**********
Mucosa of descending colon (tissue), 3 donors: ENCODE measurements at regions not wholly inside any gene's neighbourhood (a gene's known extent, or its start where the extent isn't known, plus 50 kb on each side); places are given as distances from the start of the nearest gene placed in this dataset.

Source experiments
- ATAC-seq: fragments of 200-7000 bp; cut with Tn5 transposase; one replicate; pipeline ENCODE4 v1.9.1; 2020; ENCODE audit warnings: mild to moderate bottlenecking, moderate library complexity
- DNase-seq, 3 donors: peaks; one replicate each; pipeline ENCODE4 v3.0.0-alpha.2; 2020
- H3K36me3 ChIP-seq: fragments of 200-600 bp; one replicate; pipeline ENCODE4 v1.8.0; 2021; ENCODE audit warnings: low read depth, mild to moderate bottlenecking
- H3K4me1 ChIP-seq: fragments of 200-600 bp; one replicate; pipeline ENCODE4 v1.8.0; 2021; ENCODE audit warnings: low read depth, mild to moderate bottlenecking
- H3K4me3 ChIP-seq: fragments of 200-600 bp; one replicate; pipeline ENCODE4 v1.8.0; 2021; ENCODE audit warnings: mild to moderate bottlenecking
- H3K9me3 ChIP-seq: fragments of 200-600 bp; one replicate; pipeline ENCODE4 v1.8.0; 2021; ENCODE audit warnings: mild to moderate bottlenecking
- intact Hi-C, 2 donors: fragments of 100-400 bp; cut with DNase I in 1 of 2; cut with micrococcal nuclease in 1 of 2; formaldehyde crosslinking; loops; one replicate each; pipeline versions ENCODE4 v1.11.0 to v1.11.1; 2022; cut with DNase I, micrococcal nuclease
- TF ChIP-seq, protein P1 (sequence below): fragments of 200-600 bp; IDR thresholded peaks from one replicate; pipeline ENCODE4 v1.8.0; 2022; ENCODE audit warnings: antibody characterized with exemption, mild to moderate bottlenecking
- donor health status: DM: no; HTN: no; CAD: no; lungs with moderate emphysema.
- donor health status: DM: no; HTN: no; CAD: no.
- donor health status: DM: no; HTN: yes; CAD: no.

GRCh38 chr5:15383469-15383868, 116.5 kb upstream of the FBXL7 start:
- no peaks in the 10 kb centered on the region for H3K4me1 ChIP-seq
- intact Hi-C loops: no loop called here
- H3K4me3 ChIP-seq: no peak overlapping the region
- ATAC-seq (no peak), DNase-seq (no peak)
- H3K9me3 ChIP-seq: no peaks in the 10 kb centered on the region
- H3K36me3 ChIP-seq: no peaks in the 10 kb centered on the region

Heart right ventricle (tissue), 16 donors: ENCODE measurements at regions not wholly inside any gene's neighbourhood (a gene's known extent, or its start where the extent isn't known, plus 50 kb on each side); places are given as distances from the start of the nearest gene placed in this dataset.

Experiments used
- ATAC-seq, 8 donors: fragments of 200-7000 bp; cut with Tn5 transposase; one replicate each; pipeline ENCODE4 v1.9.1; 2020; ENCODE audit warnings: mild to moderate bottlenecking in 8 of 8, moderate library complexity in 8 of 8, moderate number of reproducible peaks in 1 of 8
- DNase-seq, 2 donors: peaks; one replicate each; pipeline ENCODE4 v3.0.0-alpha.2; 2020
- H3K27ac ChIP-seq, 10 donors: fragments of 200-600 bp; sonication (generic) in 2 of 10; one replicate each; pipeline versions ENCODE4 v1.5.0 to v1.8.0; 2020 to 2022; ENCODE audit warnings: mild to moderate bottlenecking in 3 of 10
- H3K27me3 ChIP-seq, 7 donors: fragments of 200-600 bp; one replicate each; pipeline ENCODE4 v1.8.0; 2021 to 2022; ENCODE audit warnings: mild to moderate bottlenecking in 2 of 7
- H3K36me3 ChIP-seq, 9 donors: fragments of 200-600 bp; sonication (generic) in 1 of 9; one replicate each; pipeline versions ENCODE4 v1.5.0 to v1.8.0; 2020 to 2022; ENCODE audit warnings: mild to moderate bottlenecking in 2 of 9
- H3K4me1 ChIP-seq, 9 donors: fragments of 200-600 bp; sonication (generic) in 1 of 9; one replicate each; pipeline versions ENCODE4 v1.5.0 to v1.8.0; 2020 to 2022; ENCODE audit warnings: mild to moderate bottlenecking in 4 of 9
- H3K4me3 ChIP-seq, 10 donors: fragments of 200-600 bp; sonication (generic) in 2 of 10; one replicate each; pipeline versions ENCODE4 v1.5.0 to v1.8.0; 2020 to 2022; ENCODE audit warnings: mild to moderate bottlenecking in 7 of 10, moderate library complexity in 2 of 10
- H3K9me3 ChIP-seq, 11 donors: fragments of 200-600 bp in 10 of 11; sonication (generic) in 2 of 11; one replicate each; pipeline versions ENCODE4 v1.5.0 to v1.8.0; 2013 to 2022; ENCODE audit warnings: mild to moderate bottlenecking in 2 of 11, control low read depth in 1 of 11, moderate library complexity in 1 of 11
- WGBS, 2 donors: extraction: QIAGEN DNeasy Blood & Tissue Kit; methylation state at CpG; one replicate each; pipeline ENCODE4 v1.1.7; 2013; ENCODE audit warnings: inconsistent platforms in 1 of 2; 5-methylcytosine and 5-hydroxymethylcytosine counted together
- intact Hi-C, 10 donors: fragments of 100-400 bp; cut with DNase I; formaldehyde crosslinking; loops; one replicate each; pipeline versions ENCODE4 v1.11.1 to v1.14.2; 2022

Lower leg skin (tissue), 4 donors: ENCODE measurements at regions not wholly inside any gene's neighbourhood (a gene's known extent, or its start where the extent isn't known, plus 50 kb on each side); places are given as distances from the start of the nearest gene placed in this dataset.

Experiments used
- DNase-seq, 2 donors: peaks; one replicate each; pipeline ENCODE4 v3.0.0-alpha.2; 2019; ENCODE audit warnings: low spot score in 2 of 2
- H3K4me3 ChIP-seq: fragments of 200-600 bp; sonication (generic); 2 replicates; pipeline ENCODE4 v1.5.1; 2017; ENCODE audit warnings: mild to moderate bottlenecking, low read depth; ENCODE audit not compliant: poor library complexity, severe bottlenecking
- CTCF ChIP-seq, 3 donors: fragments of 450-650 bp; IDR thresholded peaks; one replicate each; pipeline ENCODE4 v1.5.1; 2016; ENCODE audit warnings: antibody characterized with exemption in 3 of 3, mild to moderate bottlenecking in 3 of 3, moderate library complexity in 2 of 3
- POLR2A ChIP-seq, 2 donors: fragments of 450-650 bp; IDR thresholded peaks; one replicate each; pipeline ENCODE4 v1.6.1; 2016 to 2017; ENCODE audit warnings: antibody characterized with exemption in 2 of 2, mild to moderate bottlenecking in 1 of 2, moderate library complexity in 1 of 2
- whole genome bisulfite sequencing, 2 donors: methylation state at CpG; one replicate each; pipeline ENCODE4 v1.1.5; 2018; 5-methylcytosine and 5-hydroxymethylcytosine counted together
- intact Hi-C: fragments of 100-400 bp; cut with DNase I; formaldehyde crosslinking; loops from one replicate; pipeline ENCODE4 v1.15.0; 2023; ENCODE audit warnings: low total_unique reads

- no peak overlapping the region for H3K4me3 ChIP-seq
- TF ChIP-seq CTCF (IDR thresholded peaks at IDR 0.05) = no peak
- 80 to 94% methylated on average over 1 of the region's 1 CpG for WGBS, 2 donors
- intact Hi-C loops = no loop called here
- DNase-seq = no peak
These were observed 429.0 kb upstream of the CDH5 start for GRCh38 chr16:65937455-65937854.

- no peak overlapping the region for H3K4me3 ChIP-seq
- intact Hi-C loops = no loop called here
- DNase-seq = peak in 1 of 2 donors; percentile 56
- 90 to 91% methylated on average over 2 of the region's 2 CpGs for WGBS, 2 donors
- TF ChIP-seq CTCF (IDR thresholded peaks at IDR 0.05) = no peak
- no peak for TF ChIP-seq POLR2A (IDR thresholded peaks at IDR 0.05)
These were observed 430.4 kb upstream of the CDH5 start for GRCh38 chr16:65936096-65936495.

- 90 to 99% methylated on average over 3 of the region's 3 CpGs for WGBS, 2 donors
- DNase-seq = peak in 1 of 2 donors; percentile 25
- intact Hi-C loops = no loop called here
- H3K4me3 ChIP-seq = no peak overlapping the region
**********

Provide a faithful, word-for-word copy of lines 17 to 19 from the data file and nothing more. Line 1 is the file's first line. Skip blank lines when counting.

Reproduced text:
- H3K4me3 ChIP-seq: no peak overlapping the region
- ATAC-seq (no peak), DNase-seq (no peak)
- H3K9me3 ChIP-seq: no peaks in the 10 kb centered on the region